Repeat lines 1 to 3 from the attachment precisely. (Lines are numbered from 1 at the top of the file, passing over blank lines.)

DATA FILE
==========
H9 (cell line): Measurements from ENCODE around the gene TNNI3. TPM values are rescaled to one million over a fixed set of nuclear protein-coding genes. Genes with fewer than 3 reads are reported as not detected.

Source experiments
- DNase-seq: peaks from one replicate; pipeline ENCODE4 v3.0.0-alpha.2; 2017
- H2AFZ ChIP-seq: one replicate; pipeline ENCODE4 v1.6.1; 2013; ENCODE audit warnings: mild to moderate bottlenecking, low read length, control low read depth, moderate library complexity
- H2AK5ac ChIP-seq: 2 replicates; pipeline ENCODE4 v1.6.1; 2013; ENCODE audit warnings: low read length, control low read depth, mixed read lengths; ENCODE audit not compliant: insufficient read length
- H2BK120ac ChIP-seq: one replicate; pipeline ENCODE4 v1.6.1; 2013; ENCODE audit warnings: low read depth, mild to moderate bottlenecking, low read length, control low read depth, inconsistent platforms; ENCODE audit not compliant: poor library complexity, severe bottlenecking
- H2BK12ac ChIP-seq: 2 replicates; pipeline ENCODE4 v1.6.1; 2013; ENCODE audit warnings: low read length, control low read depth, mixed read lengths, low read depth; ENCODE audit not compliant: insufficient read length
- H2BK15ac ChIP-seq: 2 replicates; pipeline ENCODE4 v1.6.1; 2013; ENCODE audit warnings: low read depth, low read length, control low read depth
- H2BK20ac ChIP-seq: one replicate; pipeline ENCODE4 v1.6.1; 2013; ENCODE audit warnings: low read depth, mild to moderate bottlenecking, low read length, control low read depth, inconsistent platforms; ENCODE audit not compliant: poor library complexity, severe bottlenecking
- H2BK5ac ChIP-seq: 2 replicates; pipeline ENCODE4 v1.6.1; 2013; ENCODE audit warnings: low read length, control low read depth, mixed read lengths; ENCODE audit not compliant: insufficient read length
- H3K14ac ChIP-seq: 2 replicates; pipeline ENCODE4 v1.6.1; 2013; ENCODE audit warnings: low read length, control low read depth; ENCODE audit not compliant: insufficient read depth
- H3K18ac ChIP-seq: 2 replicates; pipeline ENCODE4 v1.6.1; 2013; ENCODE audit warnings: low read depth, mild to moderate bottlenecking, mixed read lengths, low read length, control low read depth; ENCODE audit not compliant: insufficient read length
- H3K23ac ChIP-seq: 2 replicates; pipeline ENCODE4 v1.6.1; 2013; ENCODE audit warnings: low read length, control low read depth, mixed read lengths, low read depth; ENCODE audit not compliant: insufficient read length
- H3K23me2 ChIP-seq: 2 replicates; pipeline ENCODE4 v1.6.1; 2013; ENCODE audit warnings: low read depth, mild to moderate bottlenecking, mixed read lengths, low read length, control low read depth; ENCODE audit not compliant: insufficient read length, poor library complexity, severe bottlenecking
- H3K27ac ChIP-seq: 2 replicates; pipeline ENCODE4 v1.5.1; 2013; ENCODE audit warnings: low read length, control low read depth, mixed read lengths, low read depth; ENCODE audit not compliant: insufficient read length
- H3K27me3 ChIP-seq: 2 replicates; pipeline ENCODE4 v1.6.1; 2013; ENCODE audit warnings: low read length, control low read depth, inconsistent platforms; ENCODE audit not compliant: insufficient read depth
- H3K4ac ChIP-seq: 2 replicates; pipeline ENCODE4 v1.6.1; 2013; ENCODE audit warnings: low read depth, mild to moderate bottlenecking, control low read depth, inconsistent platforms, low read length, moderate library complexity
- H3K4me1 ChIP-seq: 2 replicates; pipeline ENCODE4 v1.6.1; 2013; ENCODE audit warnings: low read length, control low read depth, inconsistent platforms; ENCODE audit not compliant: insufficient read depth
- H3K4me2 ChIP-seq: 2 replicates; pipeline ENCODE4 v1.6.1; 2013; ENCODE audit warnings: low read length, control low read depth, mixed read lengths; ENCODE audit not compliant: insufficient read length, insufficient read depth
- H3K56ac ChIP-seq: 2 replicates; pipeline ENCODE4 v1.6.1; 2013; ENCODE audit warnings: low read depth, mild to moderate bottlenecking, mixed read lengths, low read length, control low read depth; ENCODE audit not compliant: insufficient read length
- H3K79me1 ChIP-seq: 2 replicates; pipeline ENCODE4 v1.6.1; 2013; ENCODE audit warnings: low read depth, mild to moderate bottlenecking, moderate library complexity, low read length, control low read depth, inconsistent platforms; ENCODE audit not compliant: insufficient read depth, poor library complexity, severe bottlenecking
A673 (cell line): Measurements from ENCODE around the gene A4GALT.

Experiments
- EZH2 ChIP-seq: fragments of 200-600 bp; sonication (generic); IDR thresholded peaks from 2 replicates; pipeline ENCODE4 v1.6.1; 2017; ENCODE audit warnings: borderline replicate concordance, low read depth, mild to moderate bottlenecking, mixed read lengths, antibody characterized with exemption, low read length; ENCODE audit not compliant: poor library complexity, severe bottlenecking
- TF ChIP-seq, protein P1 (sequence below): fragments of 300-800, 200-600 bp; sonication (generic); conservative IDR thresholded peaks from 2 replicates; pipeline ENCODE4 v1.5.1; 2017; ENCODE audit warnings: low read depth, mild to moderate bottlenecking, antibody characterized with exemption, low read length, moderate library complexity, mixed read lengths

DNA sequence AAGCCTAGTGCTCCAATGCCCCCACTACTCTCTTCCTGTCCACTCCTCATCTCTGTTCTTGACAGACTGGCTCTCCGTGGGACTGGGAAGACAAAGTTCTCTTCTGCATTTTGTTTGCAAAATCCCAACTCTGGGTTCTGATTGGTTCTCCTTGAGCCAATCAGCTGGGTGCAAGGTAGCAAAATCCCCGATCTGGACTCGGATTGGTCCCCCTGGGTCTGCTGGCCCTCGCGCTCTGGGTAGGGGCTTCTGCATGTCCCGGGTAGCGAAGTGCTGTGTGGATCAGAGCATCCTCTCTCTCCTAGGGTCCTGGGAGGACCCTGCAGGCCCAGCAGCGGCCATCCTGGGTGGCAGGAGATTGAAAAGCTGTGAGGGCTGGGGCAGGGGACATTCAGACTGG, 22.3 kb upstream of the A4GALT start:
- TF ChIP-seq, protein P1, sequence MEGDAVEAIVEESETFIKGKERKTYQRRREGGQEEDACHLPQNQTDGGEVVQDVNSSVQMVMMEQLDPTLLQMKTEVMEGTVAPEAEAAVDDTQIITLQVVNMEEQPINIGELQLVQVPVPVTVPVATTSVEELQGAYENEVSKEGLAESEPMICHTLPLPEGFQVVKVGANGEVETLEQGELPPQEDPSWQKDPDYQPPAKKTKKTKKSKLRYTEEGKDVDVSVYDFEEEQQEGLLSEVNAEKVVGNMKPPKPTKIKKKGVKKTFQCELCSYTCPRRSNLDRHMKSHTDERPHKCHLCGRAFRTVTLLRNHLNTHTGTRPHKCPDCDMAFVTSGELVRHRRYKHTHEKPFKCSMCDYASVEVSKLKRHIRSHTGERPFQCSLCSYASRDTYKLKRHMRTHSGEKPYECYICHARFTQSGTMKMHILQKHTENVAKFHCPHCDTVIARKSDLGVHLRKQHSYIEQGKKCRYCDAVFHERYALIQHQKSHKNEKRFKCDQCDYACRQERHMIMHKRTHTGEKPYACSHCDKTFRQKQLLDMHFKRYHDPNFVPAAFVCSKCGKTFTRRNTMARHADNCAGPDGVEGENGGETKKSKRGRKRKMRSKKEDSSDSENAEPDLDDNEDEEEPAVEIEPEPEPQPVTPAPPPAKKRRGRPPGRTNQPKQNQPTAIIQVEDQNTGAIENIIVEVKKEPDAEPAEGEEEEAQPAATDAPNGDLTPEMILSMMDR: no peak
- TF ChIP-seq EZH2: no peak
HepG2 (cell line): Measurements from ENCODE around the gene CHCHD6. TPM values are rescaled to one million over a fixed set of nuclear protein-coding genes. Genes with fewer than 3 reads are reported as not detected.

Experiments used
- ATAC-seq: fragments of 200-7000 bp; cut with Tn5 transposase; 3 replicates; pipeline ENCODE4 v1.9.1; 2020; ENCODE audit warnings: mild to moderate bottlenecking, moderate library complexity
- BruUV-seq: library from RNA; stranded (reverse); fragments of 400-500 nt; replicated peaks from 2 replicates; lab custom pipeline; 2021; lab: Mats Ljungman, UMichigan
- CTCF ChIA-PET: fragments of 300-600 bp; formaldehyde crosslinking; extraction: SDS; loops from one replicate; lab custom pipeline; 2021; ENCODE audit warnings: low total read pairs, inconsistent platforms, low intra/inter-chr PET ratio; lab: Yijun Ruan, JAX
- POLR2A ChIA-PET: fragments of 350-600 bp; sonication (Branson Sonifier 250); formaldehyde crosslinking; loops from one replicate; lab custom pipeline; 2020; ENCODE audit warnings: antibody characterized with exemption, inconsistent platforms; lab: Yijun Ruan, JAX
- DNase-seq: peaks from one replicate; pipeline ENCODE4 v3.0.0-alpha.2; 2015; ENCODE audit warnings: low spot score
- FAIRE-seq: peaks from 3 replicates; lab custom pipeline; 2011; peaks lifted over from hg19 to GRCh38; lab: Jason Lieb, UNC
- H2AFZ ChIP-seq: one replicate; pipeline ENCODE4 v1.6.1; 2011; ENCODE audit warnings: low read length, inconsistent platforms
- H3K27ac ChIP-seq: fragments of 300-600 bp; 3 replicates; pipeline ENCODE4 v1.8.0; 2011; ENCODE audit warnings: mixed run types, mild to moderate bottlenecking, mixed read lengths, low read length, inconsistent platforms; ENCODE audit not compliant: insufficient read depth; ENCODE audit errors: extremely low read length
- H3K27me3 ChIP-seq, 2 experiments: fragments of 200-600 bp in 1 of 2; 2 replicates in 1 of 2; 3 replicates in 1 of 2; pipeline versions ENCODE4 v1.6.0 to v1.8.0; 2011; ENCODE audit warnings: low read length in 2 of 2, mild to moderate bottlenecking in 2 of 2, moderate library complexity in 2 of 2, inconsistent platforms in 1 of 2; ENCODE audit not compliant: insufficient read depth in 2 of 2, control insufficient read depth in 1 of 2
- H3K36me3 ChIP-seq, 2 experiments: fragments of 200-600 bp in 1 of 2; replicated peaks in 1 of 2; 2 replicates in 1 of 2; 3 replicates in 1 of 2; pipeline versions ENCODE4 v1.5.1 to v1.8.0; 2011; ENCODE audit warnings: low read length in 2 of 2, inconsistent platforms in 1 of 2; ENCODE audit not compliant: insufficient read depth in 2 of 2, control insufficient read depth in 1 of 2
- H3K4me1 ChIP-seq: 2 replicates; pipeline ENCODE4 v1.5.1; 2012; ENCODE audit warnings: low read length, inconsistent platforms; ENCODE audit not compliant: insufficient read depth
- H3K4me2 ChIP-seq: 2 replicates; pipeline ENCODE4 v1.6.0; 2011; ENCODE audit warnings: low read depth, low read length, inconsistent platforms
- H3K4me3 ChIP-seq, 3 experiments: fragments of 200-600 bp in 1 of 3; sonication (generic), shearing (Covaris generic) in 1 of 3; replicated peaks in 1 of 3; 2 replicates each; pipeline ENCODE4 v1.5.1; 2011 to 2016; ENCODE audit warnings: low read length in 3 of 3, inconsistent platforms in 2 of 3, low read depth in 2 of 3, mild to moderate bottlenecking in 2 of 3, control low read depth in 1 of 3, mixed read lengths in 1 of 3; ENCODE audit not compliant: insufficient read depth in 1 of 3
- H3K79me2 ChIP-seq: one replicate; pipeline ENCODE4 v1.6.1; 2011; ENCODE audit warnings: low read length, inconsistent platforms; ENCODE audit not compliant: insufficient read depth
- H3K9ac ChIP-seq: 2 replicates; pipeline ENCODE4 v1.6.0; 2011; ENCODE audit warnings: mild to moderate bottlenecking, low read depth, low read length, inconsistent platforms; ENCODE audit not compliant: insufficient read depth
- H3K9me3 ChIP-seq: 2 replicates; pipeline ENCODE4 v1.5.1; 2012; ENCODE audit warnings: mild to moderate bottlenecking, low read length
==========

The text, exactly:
H9 (cell line): Measurements from ENCODE around the gene TNNI3. TPM values are rescaled to one million over a fixed set of nuclear protein-coding genes. Genes with fewer than 3 reads are reported as not detected.

Source experiments
- DNase-seq: peaks from one replicate; pipeline ENCODE4 v3.0.0-alpha.2; 2017